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Keywords: rice; weed; weed management practices, adoption, impact, parasitic weeds; Rhamphicarpa fistulosa; Striga asiatica; Striga hermonthica, double hurdle model; multivariate probit, productivity, stochastic frontier analysis, data envelopment analysis, directional distance function, sub-Saharan Africa, Benin, Cote d’Ivoire, Tanzania.
Socio-economic impacts and determinants of parasitic weed infestation in
rainfed rice systems of sub-Saharan Africa
Simon A. N’cho
Rice is an important strategic crop for food security in sub-Saharan Africa. However, its production is constrained by many biotic and abiotic stress. In rainfed rice systems, weeds and particularly parasitic weeds are among the most damaging constraints. The objective of this thesis was to identify factors affecting infestation of rice farms by parasitic weeds and to assess the economic and social impact of parasitic weeds on primary producers of rainfed rice systems in order to provide guidance for decision-making for rice farmers and policymakers aiming at developing strategies for coping with parasitic weeds. To achieve this objective, we first explored biophysical characters of the rice growing environment, farmers’ management practices, and socio-economic characteristics that affect the infestation of rice fields by parasitic weeds (PWs) and farmers’ ability to cope with the problem. A double hurdle model was used to analyses simultaneously the likelihood of occurrence and the severity of infestation of the PW. The findings suggest that farmers can cope with the PW as long as they are aware of the problem provided they have a good access and management capacity of production resources. Next, we examined weed management practices (WMPs) currently available to farmers and how PW infestation affect their choices for specific combinations of WMPs using a multivariate probit model. Findings indicate that farmers are more likely to adopt improved weed management practices or combined more WMPs when their fields are infested by PWs. Species-specific and country-specific approaches and technologies are require to address the PW problem. Then, we assessed the impact of parasitic weeds infestation on farmers’ productivity and examined how this problem and managerial factors prevent farmers from achieving optimal technical efficiency levels using a stochastic frontier analysis (SFA). PWs induce productivity losses ranging from 21% to 50%. Farmers seem to cope with PW through learning from experiencing PW problem. Finally, we estimated weeding labour inefficiencies using a Data Envelopment Analysis (DEA) with directional input distance function and a single truncated bootstrap regression to identify sources of inefficiencies. Results suggest that, farmers can save substantial (58% – 69%) weeding labour without reducing rice production. No evidence was found that the currently used manual weeding modalities were able to manage parasitic weeds efficiently. The main finding of this thesis is that in sub-Saharan Africa, PWs infestation has a negative impact on rainfed rice systems’ productivity and the use of production resources. However, these impacts can be reduced if farmers have a good access to production resources and manage them efficiently.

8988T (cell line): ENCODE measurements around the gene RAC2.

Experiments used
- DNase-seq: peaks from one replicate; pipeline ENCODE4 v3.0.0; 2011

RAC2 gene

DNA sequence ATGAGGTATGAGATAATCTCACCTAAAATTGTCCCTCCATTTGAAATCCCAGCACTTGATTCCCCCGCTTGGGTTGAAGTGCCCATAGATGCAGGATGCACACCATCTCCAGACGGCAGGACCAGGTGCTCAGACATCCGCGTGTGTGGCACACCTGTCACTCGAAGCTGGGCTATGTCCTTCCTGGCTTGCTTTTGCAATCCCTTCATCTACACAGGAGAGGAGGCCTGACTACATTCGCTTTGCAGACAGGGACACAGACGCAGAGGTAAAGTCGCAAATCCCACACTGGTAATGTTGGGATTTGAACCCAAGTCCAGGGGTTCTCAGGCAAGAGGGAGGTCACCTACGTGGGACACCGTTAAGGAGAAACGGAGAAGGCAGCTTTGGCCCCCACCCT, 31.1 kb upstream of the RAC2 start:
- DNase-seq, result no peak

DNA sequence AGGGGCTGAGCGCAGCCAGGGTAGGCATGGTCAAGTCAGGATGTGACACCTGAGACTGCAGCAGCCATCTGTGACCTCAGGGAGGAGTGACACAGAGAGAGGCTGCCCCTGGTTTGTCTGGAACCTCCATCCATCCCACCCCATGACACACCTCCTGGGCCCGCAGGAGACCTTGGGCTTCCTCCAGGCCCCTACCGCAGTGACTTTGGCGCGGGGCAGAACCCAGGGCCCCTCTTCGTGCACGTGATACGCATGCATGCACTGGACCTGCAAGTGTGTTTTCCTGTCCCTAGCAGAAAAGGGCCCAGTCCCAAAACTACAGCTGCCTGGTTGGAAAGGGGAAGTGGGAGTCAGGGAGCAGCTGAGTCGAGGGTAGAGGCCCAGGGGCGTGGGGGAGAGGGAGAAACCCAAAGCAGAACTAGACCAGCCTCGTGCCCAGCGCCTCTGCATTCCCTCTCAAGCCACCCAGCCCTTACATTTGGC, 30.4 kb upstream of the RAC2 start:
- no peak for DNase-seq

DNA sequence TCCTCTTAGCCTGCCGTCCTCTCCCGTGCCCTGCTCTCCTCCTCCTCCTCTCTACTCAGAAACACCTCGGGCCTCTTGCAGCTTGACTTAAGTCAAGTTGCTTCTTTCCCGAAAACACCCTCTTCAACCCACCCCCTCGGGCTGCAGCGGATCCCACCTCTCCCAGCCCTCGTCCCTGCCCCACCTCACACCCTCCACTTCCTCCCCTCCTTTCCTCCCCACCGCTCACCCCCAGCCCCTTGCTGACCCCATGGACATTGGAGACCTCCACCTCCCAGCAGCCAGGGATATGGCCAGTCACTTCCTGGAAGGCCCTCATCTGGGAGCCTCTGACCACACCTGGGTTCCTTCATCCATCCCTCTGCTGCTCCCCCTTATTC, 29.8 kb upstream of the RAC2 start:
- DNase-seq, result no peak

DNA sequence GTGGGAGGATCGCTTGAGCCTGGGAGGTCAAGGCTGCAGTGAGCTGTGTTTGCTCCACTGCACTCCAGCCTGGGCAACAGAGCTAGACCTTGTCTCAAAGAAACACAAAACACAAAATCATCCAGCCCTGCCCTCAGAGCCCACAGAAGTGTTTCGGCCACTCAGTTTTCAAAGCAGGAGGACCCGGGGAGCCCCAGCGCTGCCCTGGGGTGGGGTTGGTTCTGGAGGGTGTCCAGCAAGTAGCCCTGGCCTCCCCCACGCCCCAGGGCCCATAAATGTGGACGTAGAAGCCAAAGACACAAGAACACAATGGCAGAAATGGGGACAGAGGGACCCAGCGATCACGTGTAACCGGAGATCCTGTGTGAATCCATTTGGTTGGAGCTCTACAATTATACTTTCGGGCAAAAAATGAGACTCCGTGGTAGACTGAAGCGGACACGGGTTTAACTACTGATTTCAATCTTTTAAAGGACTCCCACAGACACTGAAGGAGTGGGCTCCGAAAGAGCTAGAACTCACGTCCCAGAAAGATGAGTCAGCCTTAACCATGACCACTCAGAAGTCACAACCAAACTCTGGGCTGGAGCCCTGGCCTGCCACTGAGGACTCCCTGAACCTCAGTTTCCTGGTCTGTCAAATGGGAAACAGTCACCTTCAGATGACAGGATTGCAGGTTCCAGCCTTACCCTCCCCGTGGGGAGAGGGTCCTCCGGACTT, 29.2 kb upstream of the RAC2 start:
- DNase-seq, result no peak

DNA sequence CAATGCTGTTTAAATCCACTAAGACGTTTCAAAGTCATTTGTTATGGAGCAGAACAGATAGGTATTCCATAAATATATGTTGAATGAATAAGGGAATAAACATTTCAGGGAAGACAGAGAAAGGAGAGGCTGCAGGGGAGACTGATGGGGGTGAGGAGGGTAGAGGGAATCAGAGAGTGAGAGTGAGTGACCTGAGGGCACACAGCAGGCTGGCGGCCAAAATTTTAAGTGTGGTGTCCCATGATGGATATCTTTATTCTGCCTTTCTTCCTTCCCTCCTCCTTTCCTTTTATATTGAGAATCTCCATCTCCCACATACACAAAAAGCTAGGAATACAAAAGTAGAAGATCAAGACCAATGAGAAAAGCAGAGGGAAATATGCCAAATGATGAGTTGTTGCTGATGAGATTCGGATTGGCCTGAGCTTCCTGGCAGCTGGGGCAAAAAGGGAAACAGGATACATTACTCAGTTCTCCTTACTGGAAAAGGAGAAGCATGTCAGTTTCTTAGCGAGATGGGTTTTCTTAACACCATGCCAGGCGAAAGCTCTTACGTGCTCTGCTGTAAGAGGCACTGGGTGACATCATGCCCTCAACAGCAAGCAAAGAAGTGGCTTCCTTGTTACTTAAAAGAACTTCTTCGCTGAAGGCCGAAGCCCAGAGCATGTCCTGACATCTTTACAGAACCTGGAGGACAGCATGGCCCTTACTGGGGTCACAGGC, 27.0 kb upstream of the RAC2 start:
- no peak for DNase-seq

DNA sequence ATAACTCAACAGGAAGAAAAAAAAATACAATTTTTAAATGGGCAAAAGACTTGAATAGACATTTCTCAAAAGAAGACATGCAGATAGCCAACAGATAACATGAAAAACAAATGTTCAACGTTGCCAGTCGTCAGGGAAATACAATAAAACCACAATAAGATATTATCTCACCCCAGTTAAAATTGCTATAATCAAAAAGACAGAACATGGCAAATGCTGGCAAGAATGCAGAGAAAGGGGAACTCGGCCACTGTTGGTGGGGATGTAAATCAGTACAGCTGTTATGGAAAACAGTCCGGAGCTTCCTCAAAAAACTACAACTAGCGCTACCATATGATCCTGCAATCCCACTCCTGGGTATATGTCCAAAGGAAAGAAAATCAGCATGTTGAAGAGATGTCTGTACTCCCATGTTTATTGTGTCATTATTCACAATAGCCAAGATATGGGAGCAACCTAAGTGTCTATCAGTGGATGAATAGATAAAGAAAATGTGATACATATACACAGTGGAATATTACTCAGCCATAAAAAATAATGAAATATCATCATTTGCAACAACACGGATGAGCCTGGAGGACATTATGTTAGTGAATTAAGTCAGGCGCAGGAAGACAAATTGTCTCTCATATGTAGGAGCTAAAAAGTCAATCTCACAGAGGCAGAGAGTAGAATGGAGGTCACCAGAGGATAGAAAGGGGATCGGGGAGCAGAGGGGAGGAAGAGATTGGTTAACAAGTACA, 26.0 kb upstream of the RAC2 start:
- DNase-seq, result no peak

|Qualification||Doctor of Philosophy|
|Award date||1 Dec 2014|
|Place of Publication||Wageningen|
|Publication status||Published - 2014|
- agricultural production systems
- crop production
- parasitic weeds
- striga hermonthica
- striga asiatica
- weed control
- rainfed agriculture
- economic impact
- social factors
- decision making
- africa south of sahara
- cote d'ivoire
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- 1 Finished
Assessing socio-economic impacts of parasitic weeds in rainfed rice systems of Sub-Saharan-Africa
N'Cho, S., Oude Lansink, A. & Mourits, M.
1/12/10 → 1/12/14